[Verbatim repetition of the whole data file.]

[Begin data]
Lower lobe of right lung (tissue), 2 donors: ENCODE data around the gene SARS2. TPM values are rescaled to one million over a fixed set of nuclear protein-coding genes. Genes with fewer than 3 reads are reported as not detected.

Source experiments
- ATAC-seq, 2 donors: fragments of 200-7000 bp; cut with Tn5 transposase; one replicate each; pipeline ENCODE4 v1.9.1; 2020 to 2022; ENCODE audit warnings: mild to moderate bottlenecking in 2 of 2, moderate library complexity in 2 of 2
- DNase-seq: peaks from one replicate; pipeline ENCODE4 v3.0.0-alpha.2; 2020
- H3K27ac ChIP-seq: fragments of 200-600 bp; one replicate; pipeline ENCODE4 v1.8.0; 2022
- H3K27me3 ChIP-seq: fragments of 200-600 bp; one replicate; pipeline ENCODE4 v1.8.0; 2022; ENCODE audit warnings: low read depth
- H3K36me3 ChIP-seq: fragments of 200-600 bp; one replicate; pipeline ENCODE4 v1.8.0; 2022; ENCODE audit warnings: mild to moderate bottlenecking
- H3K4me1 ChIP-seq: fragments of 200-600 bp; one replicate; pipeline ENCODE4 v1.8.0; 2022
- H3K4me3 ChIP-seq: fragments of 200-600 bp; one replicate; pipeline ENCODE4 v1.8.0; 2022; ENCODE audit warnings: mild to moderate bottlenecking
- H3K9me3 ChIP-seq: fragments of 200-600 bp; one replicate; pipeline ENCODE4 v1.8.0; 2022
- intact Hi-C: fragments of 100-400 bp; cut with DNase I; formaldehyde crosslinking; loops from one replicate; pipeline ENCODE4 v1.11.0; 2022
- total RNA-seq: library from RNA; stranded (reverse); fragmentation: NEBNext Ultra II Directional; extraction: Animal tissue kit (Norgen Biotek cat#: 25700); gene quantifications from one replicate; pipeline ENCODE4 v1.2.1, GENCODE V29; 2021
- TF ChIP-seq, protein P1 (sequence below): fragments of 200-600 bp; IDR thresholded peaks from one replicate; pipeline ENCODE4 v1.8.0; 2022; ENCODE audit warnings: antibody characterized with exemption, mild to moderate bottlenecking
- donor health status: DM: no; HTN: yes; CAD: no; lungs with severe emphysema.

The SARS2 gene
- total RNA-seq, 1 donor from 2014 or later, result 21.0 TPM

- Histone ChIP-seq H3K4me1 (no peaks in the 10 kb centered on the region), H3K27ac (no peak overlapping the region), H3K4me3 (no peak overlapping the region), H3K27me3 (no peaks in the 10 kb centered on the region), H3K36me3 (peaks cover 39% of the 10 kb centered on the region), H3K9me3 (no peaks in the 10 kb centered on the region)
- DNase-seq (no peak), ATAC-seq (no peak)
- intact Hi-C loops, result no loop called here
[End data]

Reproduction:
Lower lobe of right lung (tissue), 2 donors: ENCODE data around the gene SARS2. TPM values are rescaled to one million over a fixed set of nuclear protein-coding genes. Genes with fewer than 3 reads are reported as not detected.

Source experiments
- ATAC-seq, 2 donors: fragments of 200-7000 bp; cut with Tn5 transposase; one replicate each; pipeline ENCODE4 v1.9.1; 2020 to 2022; ENCODE audit warnings: mild to moderate bottlenecking in 2 of 2, moderate library complexity in 2 of 2
- DNase-seq: peaks from one replicate; pipeline ENCODE4 v3.0.0-alpha.2; 2020
- H3K27ac ChIP-seq: fragments of 200-600 bp; one replicate; pipeline ENCODE4 v1.8.0; 2022
- H3K27me3 ChIP-seq: fragments of 200-600 bp; one replicate; pipeline ENCODE4 v1.8.0; 2022; ENCODE audit warnings: low read depth
- H3K36me3 ChIP-seq: fragments of 200-600 bp; one replicate; pipeline ENCODE4 v1.8.0; 2022; ENCODE audit warnings: mild to moderate bottlenecking
- H3K4me1 ChIP-seq: fragments of 200-600 bp; one replicate; pipeline ENCODE4 v1.8.0; 2022
- H3K4me3 ChIP-seq: fragments of 200-600 bp; one replicate; pipeline ENCODE4 v1.8.0; 2022; ENCODE audit warnings: mild to moderate bottlenecking
- H3K9me3 ChIP-seq: fragments of 200-600 bp; one replicate; pipeline ENCODE4 v1.8.0; 2022
- intact Hi-C: fragments of 100-400 bp; cut with DNase I; formaldehyde crosslinking; loops from one replicate; pipeline ENCODE4 v1.11.0; 2022
- total RNA-seq: library from RNA; stranded (reverse); fragmentation: NEBNext Ultra II Directional; extraction: Animal tissue kit (Norgen Biotek cat#: 25700); gene quantifications from one replicate; pipeline ENCODE4 v1.2.1, GENCODE V29; 2021
- TF ChIP-seq, protein P1 (sequence below): fragments of 200-600 bp; IDR thresholded peaks from one replicate; pipeline ENCODE4 v1.8.0; 2022; ENCODE audit warnings: antibody characterized with exemption, mild to moderate bottlenecking
- donor health status: DM: no; HTN: yes; CAD: no; lungs with severe emphysema.

The SARS2 gene
- total RNA-seq, 1 donor from 2014 or later, result 21.0 TPM

- Histone ChIP-seq H3K4me1 (no peaks in the 10 kb centered on the region), H3K27ac (no peak overlapping the region), H3K4me3 (no peak overlapping the region), H3K27me3 (no peaks in the 10 kb centered on the region), H3K36me3 (peaks cover 39% of the 10 kb centered on the region), H3K9me3 (no peaks in the 10 kb centered on the region)
- DNase-seq (no peak), ATAC-seq (no peak)
- intact Hi-C loops, result no loop called here